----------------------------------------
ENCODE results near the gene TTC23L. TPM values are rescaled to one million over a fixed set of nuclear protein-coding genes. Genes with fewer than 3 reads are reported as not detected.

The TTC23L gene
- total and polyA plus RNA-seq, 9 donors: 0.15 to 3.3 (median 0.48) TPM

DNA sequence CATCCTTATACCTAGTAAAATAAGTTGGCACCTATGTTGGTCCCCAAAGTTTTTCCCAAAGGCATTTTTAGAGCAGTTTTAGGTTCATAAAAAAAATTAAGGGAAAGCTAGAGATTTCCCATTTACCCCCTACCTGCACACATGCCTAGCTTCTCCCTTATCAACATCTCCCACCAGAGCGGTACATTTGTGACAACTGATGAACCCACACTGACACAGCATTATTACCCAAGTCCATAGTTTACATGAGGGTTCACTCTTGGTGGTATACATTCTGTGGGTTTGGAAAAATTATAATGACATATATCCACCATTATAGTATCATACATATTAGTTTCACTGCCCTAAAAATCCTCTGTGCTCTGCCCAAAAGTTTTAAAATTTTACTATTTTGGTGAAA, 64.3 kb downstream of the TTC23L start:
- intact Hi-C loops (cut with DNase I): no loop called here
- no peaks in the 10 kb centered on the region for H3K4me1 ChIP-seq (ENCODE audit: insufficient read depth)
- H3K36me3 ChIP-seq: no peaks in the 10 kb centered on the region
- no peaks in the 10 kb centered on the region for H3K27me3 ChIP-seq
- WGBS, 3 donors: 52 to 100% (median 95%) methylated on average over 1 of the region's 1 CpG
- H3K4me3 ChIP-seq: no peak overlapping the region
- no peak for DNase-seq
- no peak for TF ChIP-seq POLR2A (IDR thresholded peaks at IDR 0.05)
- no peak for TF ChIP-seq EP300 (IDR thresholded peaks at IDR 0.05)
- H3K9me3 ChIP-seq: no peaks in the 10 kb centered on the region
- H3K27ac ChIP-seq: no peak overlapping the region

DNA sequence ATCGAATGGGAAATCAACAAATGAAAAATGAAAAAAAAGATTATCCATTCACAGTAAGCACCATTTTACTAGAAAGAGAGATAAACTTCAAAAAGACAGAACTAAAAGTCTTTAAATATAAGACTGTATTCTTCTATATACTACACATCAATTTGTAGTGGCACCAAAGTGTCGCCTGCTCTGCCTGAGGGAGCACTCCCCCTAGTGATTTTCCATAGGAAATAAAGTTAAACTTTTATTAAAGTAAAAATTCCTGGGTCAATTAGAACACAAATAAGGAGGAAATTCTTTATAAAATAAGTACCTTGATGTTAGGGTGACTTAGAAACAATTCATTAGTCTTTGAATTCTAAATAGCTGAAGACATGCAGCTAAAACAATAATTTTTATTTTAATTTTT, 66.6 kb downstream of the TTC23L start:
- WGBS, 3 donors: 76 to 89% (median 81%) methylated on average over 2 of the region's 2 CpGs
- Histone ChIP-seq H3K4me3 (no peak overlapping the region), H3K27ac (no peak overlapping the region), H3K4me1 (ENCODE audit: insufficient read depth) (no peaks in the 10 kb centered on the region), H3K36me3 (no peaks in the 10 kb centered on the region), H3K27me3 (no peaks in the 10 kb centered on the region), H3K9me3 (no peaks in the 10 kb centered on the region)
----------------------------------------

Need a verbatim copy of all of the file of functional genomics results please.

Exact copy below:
ENCODE results near the gene TTC23L. TPM values are rescaled to one million over a fixed set of nuclear protein-coding genes. Genes with fewer than 3 reads are reported as not detected.

The TTC23L gene
- total and polyA plus RNA-seq, 9 donors: 0.15 to 3.3 (median 0.48) TPM

DNA sequence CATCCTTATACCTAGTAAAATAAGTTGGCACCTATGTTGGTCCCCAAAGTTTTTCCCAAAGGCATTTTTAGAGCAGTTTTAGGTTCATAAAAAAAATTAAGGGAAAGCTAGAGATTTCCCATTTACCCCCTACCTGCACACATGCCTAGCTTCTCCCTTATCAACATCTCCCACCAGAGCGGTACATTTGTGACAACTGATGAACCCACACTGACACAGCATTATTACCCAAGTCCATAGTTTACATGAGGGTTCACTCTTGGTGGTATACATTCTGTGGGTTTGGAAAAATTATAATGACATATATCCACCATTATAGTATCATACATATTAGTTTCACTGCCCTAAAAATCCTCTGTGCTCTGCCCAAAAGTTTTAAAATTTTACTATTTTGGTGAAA, 64.3 kb downstream of the TTC23L start:
- intact Hi-C loops (cut with DNase I): no loop called here
- no peaks in the 10 kb centered on the region for H3K4me1 ChIP-seq (ENCODE audit: insufficient read depth)
- H3K36me3 ChIP-seq: no peaks in the 10 kb centered on the region
- no peaks in the 10 kb centered on the region for H3K27me3 ChIP-seq
- WGBS, 3 donors: 52 to 100% (median 95%) methylated on average over 1 of the region's 1 CpG
- H3K4me3 ChIP-seq: no peak overlapping the region
- no peak for DNase-seq
- no peak for TF ChIP-seq POLR2A (IDR thresholded peaks at IDR 0.05)
- no peak for TF ChIP-seq EP300 (IDR thresholded peaks at IDR 0.05)
- H3K9me3 ChIP-seq: no peaks in the 10 kb centered on the region
- H3K27ac ChIP-seq: no peak overlapping the region

DNA sequence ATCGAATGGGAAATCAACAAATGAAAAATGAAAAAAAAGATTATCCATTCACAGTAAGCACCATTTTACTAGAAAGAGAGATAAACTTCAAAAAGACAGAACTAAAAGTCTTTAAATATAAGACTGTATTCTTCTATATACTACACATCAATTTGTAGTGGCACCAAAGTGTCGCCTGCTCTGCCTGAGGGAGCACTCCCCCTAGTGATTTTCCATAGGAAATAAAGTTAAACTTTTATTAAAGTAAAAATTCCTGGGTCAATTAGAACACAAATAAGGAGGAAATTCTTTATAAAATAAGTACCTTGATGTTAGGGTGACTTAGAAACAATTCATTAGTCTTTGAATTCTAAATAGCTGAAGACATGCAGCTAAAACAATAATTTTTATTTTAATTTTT, 66.6 kb downstream of the TTC23L start:
- WGBS, 3 donors: 76 to 89% (median 81%) methylated on average over 2 of the region's 2 CpGs
- Histone ChIP-seq H3K4me3 (no peak overlapping the region), H3K27ac (no peak overlapping the region), H3K4me1 (ENCODE audit: insufficient read depth) (no peaks in the 10 kb centered on the region), H3K36me3 (no peaks in the 10 kb centered on the region), H3K27me3 (no peaks in the 10 kb centered on the region), H3K9me3 (no peaks in the 10 kb centered on the region)